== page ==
4 - Singing Exile of Progress and Nostalgia
Published online by Cambridge University Press: 19 March 2020
‘MODERN Western culture’, Edward Said has famously argued, ‘is in large part the work of exiles, emigres, refugees.’ Said references Hannah Arendt's point that those on the most marginal fringes of societies, refugees, occupy a paradoxical centrality and suggests that migration, as a human condition, influences, reflects, and can be traced in the arts, for example. Indeed, it seems to be a truism that music dealing with migration, speaking of it, performing it, or bearing traces of it abounds. With Homer's Odyssey, the dawn of European literature breaks with the story of a migrant, and that of music, too, for the Odyssey was recited. And it seems safe to assume that migrants, or those who experience exile or some sort of displacement, whether physical or virtual, might be driven to reflect on their situation creatively. But it is equally obvious that it would be too simplistic to label every work by a migrant composer migratory music, just as it is clear that conceptual engagements with migration, exile, and diaspora are not the sole domain of migrants. How, then, does migration manifest itself in music? How, if at all, can it be traced, and what are the premises for tracing it? As I have argued elsewhere, much writing engaging with the music of migrants or diasporic communities takes the migratory premise for granted and sometimes fetishises it. Besides the implicit danger of thus disempowering artists as human beings unable to rise beyond their migratory status, assuming music to be diasporic because its author is or was a migrant at the time of the creation of the work (and consequently arguing that it confirms the author's migratory status) is problematic logically. It takes the outcome of analysis for the process of analysis.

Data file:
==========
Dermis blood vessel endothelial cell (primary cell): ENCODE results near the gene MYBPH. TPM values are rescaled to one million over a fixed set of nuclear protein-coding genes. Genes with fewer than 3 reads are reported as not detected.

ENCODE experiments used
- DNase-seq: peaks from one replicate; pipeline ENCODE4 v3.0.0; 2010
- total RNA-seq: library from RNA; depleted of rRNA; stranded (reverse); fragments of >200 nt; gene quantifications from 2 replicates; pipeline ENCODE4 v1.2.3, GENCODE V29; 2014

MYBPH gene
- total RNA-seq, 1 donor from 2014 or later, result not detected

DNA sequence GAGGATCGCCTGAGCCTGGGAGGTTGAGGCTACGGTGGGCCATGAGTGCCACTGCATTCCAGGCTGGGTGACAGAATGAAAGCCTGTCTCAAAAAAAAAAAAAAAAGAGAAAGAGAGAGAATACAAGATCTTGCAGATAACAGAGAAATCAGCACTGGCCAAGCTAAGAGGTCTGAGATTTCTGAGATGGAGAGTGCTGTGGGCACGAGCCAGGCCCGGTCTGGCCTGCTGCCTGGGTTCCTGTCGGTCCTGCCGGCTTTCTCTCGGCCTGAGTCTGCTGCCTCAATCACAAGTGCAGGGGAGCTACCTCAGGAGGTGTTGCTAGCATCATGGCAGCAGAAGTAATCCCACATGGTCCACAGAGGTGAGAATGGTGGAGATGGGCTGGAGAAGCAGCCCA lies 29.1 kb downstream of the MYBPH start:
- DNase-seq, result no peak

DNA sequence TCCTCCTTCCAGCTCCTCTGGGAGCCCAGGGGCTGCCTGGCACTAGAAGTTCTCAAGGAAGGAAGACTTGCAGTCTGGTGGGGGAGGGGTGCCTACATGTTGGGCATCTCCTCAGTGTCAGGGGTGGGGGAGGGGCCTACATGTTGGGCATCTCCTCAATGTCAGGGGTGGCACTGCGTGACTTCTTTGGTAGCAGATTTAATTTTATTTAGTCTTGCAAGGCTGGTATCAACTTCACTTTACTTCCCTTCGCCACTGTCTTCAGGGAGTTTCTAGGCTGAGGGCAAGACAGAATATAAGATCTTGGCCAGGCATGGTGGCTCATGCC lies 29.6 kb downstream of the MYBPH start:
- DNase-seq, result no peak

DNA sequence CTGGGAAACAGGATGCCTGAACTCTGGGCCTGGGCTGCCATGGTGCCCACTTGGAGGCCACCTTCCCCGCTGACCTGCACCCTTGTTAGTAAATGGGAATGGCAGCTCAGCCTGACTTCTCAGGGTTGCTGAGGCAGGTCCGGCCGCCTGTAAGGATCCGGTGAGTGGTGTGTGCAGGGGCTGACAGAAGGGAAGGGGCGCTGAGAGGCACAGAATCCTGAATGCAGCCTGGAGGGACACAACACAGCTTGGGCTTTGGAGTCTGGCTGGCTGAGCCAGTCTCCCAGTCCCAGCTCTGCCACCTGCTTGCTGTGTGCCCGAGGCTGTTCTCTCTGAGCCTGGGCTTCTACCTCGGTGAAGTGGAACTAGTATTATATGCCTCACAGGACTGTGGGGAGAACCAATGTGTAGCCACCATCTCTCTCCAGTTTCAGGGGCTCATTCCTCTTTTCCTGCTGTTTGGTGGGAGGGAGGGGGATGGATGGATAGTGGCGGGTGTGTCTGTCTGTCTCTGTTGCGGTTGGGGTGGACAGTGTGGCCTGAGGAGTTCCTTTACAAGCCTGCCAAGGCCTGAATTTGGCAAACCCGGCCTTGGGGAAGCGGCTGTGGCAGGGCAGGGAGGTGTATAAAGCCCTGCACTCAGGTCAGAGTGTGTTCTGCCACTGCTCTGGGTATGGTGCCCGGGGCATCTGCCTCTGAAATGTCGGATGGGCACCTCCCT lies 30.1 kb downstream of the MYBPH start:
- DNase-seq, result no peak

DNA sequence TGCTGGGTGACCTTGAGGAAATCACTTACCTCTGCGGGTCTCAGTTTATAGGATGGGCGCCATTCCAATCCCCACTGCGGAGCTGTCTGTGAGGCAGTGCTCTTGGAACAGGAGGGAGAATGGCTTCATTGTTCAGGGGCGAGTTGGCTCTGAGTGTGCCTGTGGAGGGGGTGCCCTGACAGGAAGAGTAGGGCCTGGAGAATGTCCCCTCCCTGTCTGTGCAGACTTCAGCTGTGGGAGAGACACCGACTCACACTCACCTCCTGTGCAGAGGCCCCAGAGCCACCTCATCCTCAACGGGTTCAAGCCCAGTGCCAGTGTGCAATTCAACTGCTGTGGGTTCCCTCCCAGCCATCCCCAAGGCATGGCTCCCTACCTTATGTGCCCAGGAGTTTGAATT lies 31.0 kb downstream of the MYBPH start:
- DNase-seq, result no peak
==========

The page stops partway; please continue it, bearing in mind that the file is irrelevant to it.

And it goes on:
Even though such a debate may appear old hat, it is worthwhile to briefly discuss the relation between a migrant composer's biography and the analysis of their works on a theoretical level to form a methodological basis for this chapter, before focusing on some specific compositions. Given the well-established premise of contextuality and performativity in musicological discourses over the last thirty years or so, musical analysis has more and more turned to addressing the existence or appearance of music within its performative contexts, frequently positing hybridities and cautioning against essentialisations. Much of musicology has shifted from ontological to phenomenological approaches.
- Publisher: Boydell & BrewerPrint publication year: 2019